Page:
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Salceda thanks Velasco for prioritizing the Ease of Paying Taxes Act

July 26th, 2021

Salceda thanks Velasco for prioritizing the Ease of Paying Taxes Act; says measure will save taxpayers time, compliance costs, make doing business easier, and help close VAT gap

House Ways and Means Chair Joey Sarte Salceda (Albay, 2nd district) thanked Speaker Lord Allan Jay Velasco for including the Ease of Paying Taxes Act in the priority measures of the 3rd regular session during Velasco’s session opening speech today.

Salceda, who principally authored the measure since the 17th Congress, when it was part of the Tax Administration Reform Act (TARA), said that the bill is popular with both the tax agencies and the private sector.

“First, we thank Speaker Lord Allan Jay Q. Velasco for including the Ease of Paying Taxes (EOPT) bill among the priority measures this Third Regular Session. I was able to sponsor House Bill No. 8942 in the floor last May, just before the adjournment. Now that session has resumed, we shall continue with the plenary deliberation (period of interpellation). Inclusion in the speech of the Speaker means that it will be a priority, thus, we are expecting to see it through this August 2021,” Salceda said.

“This has a very strong chance of passage because the chambers of commerce and the Bureau of Internal Revenue are both very broadly supportive of this,” Salceda added.

Salceda noted that the bill can greatly help in providing for flexible and efficient ways of administering taxes.

“The EOPT bill shall institutionalize the portability of BIR transactions and streamlining of tax compliance procedures. The increased tax compliance resulting from the tax administration efficiency introduced through this measure may bring in an estimated Php73.1 billion for the government in the first five years of implementation,” Salceda said.

“Everyone wins in streamlining tax administration. Complicated tax administration policies result in higher uncollected revenues, or tax gap, which indicates inefficiency due to outdated tax administration policies, as well as the extent of taxpayers’ non-compliance.”

Salceda also said that the bill will help close the VAT gap, or uncollected VAT revenues, by harmonizing the requirement for VAT documentation.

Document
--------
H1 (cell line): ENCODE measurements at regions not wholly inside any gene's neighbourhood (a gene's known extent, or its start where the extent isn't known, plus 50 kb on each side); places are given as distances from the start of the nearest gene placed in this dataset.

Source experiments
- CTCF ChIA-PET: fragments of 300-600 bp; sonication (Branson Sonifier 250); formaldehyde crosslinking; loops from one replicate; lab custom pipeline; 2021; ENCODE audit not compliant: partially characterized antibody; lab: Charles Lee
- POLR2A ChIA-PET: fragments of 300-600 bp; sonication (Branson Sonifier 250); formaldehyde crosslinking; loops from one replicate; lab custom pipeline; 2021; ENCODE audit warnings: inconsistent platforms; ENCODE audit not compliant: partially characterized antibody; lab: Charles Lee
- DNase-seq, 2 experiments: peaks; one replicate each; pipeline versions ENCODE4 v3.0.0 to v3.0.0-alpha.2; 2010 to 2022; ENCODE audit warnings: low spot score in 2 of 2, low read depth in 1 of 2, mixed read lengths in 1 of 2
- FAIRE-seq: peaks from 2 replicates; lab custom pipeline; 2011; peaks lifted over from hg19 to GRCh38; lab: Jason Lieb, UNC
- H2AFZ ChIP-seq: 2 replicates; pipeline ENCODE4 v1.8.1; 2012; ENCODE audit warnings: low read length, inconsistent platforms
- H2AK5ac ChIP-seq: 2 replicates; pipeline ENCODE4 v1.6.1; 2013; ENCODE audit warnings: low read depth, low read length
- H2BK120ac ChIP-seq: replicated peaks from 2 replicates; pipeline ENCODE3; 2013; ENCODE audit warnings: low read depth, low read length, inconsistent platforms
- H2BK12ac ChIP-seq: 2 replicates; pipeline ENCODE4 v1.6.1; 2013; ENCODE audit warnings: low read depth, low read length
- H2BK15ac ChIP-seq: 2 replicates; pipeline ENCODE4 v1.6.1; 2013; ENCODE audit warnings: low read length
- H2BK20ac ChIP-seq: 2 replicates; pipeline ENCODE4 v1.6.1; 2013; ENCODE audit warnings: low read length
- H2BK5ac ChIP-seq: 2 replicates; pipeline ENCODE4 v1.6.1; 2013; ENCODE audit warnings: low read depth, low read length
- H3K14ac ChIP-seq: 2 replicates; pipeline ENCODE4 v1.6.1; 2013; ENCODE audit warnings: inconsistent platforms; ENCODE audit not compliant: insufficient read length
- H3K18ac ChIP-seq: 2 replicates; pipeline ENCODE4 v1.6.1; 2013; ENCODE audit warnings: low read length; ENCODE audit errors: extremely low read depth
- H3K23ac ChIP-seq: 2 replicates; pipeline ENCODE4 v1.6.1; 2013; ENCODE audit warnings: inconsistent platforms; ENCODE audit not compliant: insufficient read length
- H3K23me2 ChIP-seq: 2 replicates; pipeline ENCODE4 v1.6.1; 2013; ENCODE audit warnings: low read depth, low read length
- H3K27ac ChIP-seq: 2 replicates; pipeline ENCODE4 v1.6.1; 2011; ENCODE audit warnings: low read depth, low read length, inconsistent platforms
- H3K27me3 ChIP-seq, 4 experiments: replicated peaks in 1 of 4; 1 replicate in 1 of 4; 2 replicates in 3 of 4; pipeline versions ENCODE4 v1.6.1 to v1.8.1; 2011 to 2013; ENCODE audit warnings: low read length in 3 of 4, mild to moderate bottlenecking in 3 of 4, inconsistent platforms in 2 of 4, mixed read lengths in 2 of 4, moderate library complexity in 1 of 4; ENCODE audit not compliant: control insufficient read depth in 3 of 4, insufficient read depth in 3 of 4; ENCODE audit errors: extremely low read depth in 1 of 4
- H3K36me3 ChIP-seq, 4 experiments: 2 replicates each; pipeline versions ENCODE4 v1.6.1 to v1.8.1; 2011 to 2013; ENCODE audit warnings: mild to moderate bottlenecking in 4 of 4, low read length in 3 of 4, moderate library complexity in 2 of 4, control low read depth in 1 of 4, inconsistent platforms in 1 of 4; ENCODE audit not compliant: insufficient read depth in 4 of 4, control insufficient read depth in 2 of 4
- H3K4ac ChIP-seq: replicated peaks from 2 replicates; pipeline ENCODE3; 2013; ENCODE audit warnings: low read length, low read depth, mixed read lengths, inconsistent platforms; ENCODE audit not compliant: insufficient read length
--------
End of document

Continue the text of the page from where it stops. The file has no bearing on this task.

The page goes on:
“We will only require invoices instead of invoices for services and receipts for goods. That makes refunds faster because there will no longer be a need to transfer documents from BOC to BIR. It will also help implement the electronic invoicing system,” Salceda said.

“In 2018, the estimated total tax gap was Php909 billion, a huge loss for the government.”

Salceda added that an effective tax administration system is also good for investments.

“On the other hand, complex tax administration results in higher tax uncertainty for investors. Our estimate is that tax uncertainty contributes up to 3.43 percentage points more to the hurdle rate for investing in the Philippines. This means that a potential business must have a profit margin of 3.43% more than usual for an investor to consider investing in the Philippines,” Salceda said.

“Tax compliance constraints on businesses were magnified during the pandemic. Since the Bureau of Internal Revenue (BIR) is still in the process of transitioning into a fully electronic tax filing and payment system, taxpayers were still required to physically file hard copies of documents and pay their tax dues to comply with set deadlines in the face of health concerns.”

The Ease of Paying Taxes bill seeks to address these concerns, among others, through the following:

  1. Simplification of the process of filing tax returns for small taxpayers to help facilitate their compliance with tax rules and regulations;
  2. Removal of the required Php500.00 annual taxpayer registration fee;
  3. Introduction of a medium taxpayer classification and a corresponding BIR special unit to capture and safeguard at least 90% of the country’s tax collections that this segment contributes, along with large taxpayers;
  4. Relaxation of rules on filing and payment by separating the acts of filing from payment, thereby giving taxpayers the flexibility to choose to pay as they file or file and pay in their respective districts;
  5. Enhanced portability of tax transactions by removing venue restrictions in the filing of returns and payment of taxes;
  6. Creation of registration facilities for non-resident taxpayers;
  7. Removal of the distinction between sales invoice and official receipts for purposes of recognizing VAT transactions and making sales invoices the document to be used by taxpayers to substantiate VAT transactions whether for sale of goods or services; and
  8. Institutionalization of a Taxpayer’s Bill of Rights to serve as the guiding principle in formulating and implementing tax policies and to increase taxpayers’ awareness of their rights to enable them to exercise and protect the same.
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